The Silence Before Bach
Finding pureness in music and more
Pere Portabella is the ghost in the machine of international cinema. The 79-year-old Catalan has directed eight features and a number of shorts over the years, produced Luis Buñuel’s still-shocking “Viridiana’’ (1961) (and briefly became an enemy of the state in the process), has written screenplays, acted in films, and served as a senator and a member of the Catalonian parliament. But because Portabella refuses to release his movies on video, he’s virtually unknown outside his home country.
The arrival of 2007’s “The Silence Before Bach’’ for five screenings at the Museum of Fine Arts thus constitutes an event. Even on its own, though, the film’s a remarkable and quixotic work: a free-floating series of visual essays on what music in general and Johann Sebastian Bach in particular mean to civilization. The links to Buñuel are there for the taking; as opulently measured as this movie is, it also has a playful, even subversive side. “The Silence Before Bach’’ finds beauty everywhere: in the curves of a naked woman, the gait of a dancing horse, and the godlike order of a prelude.
The film is structured as a series of vignettes, fictional, documentary, impressionistic. Portabella returns repeatedly to St. Thomas Church in Leipzig, Germany, moving his camera in on the great composer’s tomb, hanging out with a modern-day tour guide dressed as Bach (Franz Schuchart, playing himself), diving gracefully back in time to glimpse Bach (actor Christian Brembeck) at the organ.
There are no signposts or title cards: “The Silence Before Bach’’ lets us fend for ourselves, guided only by the achingly sensual majesty of the music. At one point Portabella slips into a subway car, tracking down a seemingly endless line of young cellists playing one of the suites. Then we’re back in the 19th century, and composer Felix Mendelssohn (Daniel Ligorio) is rediscovering Bach when his butcher wraps a chunk of meat in one of the great man’s works. (Maybe it never happened, but the director can’t resist.)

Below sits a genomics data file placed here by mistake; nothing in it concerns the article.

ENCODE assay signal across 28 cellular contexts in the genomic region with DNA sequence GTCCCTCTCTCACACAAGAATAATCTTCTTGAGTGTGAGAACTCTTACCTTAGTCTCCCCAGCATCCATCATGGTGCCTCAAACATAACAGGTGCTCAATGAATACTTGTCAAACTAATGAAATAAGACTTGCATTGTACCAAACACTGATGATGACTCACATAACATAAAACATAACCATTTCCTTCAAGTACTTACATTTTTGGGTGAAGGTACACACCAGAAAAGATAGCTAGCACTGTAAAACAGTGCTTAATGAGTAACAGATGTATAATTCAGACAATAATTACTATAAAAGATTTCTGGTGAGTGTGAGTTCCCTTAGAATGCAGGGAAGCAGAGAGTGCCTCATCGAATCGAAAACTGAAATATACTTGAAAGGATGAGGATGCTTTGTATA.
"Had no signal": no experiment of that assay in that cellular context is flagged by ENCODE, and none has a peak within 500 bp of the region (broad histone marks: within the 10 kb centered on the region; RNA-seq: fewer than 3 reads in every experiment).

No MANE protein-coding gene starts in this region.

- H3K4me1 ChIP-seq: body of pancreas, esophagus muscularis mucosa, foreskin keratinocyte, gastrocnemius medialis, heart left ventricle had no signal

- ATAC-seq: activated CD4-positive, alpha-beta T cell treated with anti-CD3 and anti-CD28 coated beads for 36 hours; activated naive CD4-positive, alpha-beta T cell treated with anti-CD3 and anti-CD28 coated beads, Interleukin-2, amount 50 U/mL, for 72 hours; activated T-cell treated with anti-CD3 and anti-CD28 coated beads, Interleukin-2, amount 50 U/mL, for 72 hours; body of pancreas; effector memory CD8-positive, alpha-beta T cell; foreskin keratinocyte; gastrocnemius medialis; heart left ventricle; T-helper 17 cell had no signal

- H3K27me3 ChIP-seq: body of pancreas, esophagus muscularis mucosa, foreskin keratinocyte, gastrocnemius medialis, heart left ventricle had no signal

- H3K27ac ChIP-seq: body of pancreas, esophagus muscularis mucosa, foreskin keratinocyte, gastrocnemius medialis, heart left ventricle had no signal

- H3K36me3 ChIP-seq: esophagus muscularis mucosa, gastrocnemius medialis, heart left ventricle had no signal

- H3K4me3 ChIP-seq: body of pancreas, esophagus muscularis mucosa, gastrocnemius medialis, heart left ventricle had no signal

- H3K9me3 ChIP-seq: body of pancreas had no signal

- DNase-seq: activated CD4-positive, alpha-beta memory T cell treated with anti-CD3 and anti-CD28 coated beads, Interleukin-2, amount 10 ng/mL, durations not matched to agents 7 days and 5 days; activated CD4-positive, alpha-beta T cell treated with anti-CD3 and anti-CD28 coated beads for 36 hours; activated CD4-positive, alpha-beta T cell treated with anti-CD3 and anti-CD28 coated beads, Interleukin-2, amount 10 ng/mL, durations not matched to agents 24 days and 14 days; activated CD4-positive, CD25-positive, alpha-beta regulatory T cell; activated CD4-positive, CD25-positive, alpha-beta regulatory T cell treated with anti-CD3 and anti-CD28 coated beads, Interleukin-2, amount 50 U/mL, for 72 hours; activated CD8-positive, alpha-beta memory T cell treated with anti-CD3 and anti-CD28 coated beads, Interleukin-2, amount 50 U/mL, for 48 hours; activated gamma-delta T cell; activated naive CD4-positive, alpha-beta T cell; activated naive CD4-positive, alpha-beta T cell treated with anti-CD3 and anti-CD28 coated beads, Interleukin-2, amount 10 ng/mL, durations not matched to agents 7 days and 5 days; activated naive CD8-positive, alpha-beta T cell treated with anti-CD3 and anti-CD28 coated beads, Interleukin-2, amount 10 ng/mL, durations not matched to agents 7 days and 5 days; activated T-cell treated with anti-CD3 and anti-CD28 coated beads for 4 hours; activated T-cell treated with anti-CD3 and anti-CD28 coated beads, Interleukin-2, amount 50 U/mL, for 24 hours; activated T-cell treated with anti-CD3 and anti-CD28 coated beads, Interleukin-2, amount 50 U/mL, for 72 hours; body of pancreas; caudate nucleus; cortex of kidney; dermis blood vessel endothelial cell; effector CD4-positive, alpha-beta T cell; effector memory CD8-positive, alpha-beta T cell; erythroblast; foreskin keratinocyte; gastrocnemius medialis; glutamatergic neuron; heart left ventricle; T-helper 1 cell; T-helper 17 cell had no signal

A Catalonian piano deliveryman (Àlex Brendemühl) talks with a colleague about the racism they confront; he’s seen later playing the bassoon in the quiet of a hotel room. Bach tutors his young son (Ferran Ruiz) at the harpsichord, urging him to “find the pureness in the music.’’ The movie expands that directive to embrace cinema, art, humanity itself. At times, Portabella rises to the nearly giddy, as when a magical sequence of Mendelssohn conducting the St. Matthew Passion is introduced by a singing female narrator.
It’s a pleasure, too, to find a modern movie that allows its images to unfurl at length. Tomàs Pladevall’s camerawork is patient and observant, and it understands that the long shot may be the only true way to film the world, even the parts that remain invisible. “The Silence Before Bach’’ is a movie in which to take refuge, and it abjures the summer heat of pop culture for a cool and lasting immersion in the miracles that people are and can create. The film’s unofficial motto, quoted midway through, comes from the Romanian writer Emil Cioran: “Bach is the only thing that reminds us that the world is not a failure.’’